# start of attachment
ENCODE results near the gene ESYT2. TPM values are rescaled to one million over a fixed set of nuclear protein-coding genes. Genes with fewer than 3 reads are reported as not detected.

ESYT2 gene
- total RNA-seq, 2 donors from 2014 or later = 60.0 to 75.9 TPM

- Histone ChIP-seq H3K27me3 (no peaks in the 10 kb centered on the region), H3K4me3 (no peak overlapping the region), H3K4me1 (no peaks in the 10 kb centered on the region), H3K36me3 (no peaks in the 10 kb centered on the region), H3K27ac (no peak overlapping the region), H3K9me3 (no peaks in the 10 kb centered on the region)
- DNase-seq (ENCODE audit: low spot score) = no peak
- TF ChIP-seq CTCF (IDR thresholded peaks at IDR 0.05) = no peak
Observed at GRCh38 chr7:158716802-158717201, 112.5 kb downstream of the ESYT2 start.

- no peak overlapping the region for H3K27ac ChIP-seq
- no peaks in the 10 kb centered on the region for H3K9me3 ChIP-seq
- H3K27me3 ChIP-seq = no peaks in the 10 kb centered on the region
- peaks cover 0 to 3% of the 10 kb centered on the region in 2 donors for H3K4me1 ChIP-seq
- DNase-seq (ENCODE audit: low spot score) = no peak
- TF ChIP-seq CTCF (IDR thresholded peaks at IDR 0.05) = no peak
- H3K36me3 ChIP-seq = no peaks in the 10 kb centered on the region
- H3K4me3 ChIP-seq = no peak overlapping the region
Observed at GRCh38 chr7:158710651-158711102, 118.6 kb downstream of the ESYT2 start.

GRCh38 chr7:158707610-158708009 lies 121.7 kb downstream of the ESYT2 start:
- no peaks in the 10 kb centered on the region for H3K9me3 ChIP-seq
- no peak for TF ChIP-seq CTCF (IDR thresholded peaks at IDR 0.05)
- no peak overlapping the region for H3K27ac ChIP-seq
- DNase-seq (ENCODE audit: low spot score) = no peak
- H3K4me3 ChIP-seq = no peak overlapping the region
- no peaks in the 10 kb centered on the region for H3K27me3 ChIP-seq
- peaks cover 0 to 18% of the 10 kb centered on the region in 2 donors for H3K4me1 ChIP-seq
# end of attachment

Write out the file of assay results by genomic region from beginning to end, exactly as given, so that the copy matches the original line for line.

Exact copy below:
ENCODE results near the gene ESYT2. TPM values are rescaled to one million over a fixed set of nuclear protein-coding genes. Genes with fewer than 3 reads are reported as not detected.

ESYT2 gene
- total RNA-seq, 2 donors from 2014 or later = 60.0 to 75.9 TPM

- Histone ChIP-seq H3K27me3 (no peaks in the 10 kb centered on the region), H3K4me3 (no peak overlapping the region), H3K4me1 (no peaks in the 10 kb centered on the region), H3K36me3 (no peaks in the 10 kb centered on the region), H3K27ac (no peak overlapping the region), H3K9me3 (no peaks in the 10 kb centered on the region)
- DNase-seq (ENCODE audit: low spot score) = no peak
- TF ChIP-seq CTCF (IDR thresholded peaks at IDR 0.05) = no peak
Observed at GRCh38 chr7:158716802-158717201, 112.5 kb downstream of the ESYT2 start.

- no peak overlapping the region for H3K27ac ChIP-seq
- no peaks in the 10 kb centered on the region for H3K9me3 ChIP-seq
- H3K27me3 ChIP-seq = no peaks in the 10 kb centered on the region
- peaks cover 0 to 3% of the 10 kb centered on the region in 2 donors for H3K4me1 ChIP-seq
- DNase-seq (ENCODE audit: low spot score) = no peak
- TF ChIP-seq CTCF (IDR thresholded peaks at IDR 0.05) = no peak
- H3K36me3 ChIP-seq = no peaks in the 10 kb centered on the region
- H3K4me3 ChIP-seq = no peak overlapping the region
Observed at GRCh38 chr7:158710651-158711102, 118.6 kb downstream of the ESYT2 start.

GRCh38 chr7:158707610-158708009 lies 121.7 kb downstream of the ESYT2 start:
- no peaks in the 10 kb centered on the region for H3K9me3 ChIP-seq
- no peak for TF ChIP-seq CTCF (IDR thresholded peaks at IDR 0.05)
- no peak overlapping the region for H3K27ac ChIP-seq
- DNase-seq (ENCODE audit: low spot score) = no peak
- H3K4me3 ChIP-seq = no peak overlapping the region
- no peaks in the 10 kb centered on the region for H3K27me3 ChIP-seq
- peaks cover 0 to 18% of the 10 kb centered on the region in 2 donors for H3K4me1 ChIP-seq